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Dorset Floods: The west bears the brunt as storms hit nationwide

By Western Daily Press  |  Posted: November 23, 2012

Wading through floodwater in Evesham, Worcestershire

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Thousands of people in the South West and Wales were without power last night as heavy wind and rain brought chaos to large parts of the country for a second day.

Hundreds of drivers were stranded and more than 100 homes had to be evacuated as flood waters rose.

Many roads were left impassable as homeowners were again forced to protect their properties as water deluged swathes of the country.

Western Power said that 2,500 customers in the South West and 500 in Wales were without power because of high winds.

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The Met Office said some areas saw up to 2.5in of rain, causing further river and surface water flooding.

Much of the UK faced winds of up to 50-60mph, and even gusts of up to 70mph in western areas, which worsened surface water flooding as drains were blocked by wind-blown leaves and debris.

More wet weather is forecast across tomorrow and Sunday, with the possibility of further significant disruption.

The majority of areas at risk are in south west England and the Midlands.

Of areas in the West, Wiltshire was at most risk of more flooding last night, the Environment Agency warned, with Berkshire, Oxfordshire, Hertfordshire, Sussex and Hampshire and the Isle of Wight also on high alert.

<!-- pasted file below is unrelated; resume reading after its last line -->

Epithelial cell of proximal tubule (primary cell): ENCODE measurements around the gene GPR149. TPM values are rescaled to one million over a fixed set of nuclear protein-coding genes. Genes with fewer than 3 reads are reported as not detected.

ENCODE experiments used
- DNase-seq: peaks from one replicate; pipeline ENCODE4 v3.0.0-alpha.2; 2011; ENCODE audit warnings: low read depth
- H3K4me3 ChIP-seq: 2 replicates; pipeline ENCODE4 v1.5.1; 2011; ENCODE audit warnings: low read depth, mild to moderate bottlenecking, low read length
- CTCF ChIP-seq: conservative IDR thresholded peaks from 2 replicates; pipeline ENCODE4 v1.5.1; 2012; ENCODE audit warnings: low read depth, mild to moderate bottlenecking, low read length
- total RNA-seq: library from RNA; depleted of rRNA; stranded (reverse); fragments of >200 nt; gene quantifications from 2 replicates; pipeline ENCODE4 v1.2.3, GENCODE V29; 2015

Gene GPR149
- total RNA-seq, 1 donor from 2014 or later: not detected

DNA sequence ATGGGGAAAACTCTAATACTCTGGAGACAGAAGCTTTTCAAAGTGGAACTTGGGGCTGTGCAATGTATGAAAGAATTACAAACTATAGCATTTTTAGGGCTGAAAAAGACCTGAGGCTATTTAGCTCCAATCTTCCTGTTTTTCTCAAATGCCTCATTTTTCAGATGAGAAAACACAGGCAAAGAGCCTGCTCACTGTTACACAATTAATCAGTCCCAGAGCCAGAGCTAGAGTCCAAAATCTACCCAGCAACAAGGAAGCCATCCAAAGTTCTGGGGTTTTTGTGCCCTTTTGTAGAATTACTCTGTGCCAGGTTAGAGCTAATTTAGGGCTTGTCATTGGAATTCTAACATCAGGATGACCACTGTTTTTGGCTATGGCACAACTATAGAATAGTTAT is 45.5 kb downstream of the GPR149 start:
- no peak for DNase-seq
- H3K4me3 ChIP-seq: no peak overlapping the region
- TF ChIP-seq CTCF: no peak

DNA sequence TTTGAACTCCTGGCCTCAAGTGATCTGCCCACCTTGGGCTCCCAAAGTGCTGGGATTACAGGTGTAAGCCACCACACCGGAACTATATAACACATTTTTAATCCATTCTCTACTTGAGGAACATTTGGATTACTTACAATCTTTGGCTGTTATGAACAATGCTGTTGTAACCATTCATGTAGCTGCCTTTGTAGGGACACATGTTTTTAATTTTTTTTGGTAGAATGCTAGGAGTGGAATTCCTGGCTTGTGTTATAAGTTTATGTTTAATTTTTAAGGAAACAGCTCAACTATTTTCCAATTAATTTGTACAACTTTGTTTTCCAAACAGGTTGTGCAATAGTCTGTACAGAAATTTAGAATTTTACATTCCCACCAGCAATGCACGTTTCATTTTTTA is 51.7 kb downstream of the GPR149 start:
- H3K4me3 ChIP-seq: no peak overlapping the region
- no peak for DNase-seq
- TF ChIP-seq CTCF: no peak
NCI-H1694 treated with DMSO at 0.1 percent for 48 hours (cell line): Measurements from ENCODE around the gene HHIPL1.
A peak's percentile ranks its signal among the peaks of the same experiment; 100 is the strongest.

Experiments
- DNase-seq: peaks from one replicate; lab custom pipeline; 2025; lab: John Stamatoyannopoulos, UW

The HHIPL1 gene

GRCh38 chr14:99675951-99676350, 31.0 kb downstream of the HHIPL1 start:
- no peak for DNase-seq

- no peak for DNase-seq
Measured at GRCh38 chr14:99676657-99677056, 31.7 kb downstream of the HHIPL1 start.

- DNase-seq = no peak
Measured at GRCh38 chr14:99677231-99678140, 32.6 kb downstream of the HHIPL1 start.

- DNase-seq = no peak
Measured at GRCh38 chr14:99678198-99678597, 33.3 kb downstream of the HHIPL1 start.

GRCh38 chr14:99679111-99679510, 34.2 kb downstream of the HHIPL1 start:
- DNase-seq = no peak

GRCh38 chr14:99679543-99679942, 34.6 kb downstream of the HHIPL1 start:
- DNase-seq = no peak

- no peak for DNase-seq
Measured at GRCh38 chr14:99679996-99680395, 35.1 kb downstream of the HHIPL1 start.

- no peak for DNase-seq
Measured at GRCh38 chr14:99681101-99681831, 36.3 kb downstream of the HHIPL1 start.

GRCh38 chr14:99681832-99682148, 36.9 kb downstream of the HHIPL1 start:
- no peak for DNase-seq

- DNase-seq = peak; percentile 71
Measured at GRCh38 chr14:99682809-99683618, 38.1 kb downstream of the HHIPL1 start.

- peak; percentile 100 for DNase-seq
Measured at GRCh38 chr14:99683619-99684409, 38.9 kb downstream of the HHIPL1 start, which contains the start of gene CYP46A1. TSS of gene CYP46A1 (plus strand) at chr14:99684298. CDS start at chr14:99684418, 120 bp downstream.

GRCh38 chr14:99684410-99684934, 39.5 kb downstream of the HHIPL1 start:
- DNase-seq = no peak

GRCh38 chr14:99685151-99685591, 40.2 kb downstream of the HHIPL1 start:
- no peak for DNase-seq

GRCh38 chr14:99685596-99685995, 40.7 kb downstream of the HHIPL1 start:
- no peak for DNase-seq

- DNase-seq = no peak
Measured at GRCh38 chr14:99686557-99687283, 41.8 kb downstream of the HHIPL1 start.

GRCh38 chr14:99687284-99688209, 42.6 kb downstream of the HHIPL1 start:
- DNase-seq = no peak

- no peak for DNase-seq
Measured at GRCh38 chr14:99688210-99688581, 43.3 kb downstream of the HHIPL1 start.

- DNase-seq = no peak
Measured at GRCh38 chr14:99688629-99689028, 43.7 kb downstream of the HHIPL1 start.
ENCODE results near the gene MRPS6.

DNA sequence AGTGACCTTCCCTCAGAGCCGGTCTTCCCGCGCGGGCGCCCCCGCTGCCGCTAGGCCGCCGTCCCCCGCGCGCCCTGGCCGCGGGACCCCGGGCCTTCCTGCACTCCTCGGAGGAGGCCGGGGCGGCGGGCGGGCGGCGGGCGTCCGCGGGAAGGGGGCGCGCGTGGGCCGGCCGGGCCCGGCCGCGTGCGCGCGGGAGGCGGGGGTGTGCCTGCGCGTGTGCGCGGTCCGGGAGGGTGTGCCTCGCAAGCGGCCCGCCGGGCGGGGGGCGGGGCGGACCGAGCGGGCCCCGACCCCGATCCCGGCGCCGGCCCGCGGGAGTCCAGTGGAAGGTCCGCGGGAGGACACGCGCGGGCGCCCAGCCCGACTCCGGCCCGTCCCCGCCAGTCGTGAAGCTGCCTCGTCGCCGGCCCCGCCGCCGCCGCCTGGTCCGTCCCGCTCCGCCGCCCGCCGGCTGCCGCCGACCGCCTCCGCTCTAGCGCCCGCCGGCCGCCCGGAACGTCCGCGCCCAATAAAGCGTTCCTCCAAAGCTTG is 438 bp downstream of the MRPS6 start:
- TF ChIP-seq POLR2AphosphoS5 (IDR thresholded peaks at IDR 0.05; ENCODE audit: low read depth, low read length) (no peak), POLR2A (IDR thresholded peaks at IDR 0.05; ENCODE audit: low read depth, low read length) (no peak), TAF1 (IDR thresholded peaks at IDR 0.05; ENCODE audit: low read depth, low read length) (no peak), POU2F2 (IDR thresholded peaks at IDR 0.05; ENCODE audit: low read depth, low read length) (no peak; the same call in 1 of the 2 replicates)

The gusty winds were so bad that high-sided vehicles, caravans and motorcycles were banned from using the Tamar Bridge, which connects Devon and Cornwall.

Many train services in the South West and connecting it to London Paddington were either cancelled or delayed.

There are currently 87 flood warnings for rivers and more than 190 less serious flood alerts in place across England and Wales.

The Coastguard received a call about a canoeist spotted being dragged out to sea in 73mph winds off Burgh Island, near Salcombe on the south Devon coast, though he was able to get himself to shore.

The weather also took its toll on Christmas lights switch-on events, with those planned for today in Plymouth and Exeter, two of the cities worst-hit by the rainfall and stormy gales, cancelled.

The AA said it had its busiest day for flood-related call-outs in history yesterday, with 804 requests for help, and commuters again suffered major disruption today.

Nationwide, the organisation attended around 4,600 breakdowns by noon yesterday, with up to 900 incidents being reported every hour.

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